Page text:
INTERVIEW: Aganbegyan takes first step in shaking up Russia's financial market

By bne IntelliNews September 28, 2011

David Lennon in London -

Ruben Aganbegyan head of MICEX

Ruben Aganbegyan, head of the Moscow Interbank Currency Exchange (Micex), believes he is "surfing the wave" of reform of Russia's financial markets. If the momentum can be maintained, he believes the dream of an international financial centre (IFC) based in Moscow is attainable.

Less than a year after being appointed president of Micex, Aganbegyan brought about the long-sought after merger with the RTS to finally create a unified stock exchange in Moscow. "There are many economists in the Russian administration, but nobody from the financial world. The financial markets were stagnating. My appointment was a first and it shook up the market," he tells bne. "I am an insider, I know the shareholders of RTS and I knew they were thinking about a merger. It was like a coup d'etat to appoint someone from the financial markets, an outsider, into an organisation like Micex, which is dominated by the central bank. That appointment reset the agenda."

"You have to understand there is now a new generation pushing for achievements, to go into history," explains the 39-year-old with a law degree and 15 years experience in investment banking

The key, he says, "was persuasion plus money," with the latter being the decisive factor. "It wasn't cheap, but we did not overpay for RTS," he says of the merger worth $4.8bn. "I think it also helped that the transaction was done at market price, rather than the merger being forced."

Changing attitudes

Aganbegyan - though everyone seems to call him Ruben rather than Mr Aganbegyan - is ambitious. He really believes that this merger is the first step towards revolutionising the Russian financial market, towards creating the dreamed of IFC.

Aganbegyan recognises that this also means changing the investment climate - no easy task in a country where the system is permission-based rather than the western model, where the regulators say what you can't do and let you get on with your business. "We cannot change this attitude overnight. Russia has always lived that way. People need to get comfortable with letting go of the micro-management mentality."

At the same time, he recognises that the Russian system has its plusses and is not always a brake on progress. "For example, RTS managed to create derivatives without any problems."

Aganbegyan doesn't flinch from questions about investors' concern over Russia's reputation for insider trading, corruption and political interference. "It's a big exercise to improve the investment climate. Everything in Russia is unique in itself. We need to bring it into line with world standards. We need clear laws. People need to have trust in the legal framework."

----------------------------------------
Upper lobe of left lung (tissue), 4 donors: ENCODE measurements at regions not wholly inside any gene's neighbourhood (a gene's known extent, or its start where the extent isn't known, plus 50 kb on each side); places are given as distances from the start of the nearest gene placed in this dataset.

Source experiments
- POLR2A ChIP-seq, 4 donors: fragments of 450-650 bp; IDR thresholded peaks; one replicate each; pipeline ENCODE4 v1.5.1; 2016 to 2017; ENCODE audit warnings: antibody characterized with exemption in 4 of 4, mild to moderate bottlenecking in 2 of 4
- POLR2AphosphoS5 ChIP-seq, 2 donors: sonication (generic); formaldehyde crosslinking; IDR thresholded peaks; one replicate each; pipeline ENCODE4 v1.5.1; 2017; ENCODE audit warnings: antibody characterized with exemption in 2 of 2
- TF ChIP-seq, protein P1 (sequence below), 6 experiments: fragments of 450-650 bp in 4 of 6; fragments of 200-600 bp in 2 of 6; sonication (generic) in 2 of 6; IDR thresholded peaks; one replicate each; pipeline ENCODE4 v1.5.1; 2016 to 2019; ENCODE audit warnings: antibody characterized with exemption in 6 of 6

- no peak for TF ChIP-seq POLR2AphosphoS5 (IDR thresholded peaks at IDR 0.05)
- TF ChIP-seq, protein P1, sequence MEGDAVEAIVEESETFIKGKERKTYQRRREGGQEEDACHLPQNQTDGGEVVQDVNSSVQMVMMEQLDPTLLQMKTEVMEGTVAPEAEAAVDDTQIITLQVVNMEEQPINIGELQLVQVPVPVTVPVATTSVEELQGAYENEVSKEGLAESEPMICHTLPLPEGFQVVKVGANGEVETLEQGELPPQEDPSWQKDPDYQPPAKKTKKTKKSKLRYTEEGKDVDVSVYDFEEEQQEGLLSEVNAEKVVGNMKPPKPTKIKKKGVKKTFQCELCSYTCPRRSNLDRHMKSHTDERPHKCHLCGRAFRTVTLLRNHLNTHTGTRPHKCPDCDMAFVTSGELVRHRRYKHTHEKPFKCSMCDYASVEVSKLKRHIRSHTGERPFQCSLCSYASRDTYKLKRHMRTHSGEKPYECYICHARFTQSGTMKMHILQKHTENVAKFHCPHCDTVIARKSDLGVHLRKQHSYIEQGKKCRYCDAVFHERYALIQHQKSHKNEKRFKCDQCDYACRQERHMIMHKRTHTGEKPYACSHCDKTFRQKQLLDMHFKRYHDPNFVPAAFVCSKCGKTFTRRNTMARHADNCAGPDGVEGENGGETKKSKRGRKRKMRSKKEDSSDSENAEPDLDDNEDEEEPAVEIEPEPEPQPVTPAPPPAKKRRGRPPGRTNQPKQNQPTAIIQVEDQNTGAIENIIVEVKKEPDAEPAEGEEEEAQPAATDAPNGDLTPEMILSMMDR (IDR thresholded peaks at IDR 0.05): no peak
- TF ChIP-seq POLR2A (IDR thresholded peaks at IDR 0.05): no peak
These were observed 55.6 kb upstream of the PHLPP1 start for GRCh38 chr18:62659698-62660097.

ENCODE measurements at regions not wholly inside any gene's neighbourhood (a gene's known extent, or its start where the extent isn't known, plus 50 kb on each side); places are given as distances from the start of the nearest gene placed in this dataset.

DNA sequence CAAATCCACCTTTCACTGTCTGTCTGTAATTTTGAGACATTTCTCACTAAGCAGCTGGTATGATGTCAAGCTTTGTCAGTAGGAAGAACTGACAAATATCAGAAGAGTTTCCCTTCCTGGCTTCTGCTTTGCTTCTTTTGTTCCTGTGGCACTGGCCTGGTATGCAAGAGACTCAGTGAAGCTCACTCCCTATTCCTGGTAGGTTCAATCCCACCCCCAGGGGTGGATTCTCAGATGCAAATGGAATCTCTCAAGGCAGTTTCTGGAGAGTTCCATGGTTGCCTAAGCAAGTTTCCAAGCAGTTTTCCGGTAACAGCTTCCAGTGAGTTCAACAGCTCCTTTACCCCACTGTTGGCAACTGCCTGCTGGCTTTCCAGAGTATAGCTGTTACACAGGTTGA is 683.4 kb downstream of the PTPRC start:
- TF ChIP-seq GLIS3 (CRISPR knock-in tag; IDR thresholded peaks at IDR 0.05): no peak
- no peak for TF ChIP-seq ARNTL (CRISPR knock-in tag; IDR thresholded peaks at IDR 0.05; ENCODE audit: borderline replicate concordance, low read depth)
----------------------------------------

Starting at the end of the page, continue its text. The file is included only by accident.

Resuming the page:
Avoiding specifics, he quickly says it is not just a question of changing or implementing new laws and regulations. "There is also the technical implementation side, having the right people with the right skills and motivation to believe that they can achieve change and development."

To the region and beyond

Aganbegyan is quite reserved about the idea of forming an alliance or association with one of the big global bourses. "I need to understand why we need to do it. The impetus for such mergers is generally to save costs, but I think we have a huge opportunity on the revenue side. So we should concentrate on this first."

He talks confidently about unifying the infrastructure of the two exchanges, "creating a single platform for issuers, traders and investors," which would provide the opportunity to develop new products and services such as interest-rate derivatives.

More importantly he expresses his belief that a central securities depository (CSD), under discussion for more than a decade, will become a reality in 2012, and that compliance with US overseas investment regulation will follow, opening the way for US institutional investors.

But he does not rest his vision on the narrow achievement of creating a unified exchange, but rather is thinking beyond Russia's borders and into the region. "I see Russia as part of the global system. Remember we are the 10th largest by GDP, we have a strong currency. We will also have a presence in the Ukraine and Kazakhstan, and Moscow will be a place people will go to invest in these markets as well. We will be a big player."

This is one of the reasons that he is being cautious about the name of the new entity; the combined exchange is currently studying the rebranding question. "Calling it the Russian exchange is limiting if we hope to operate in Ukraine and Kazakhstan as well. A Moscow Stock Exchange already exists, though it is hardly functioning. Perhaps we will buy it," he says with a mischievous smile.

And the future? "The international financial centre project has been moving okay so far, but we need to look at the movement and make sure it is in a positive direction. If we fail to follow through, if we stop at this point, then nothing will happen."

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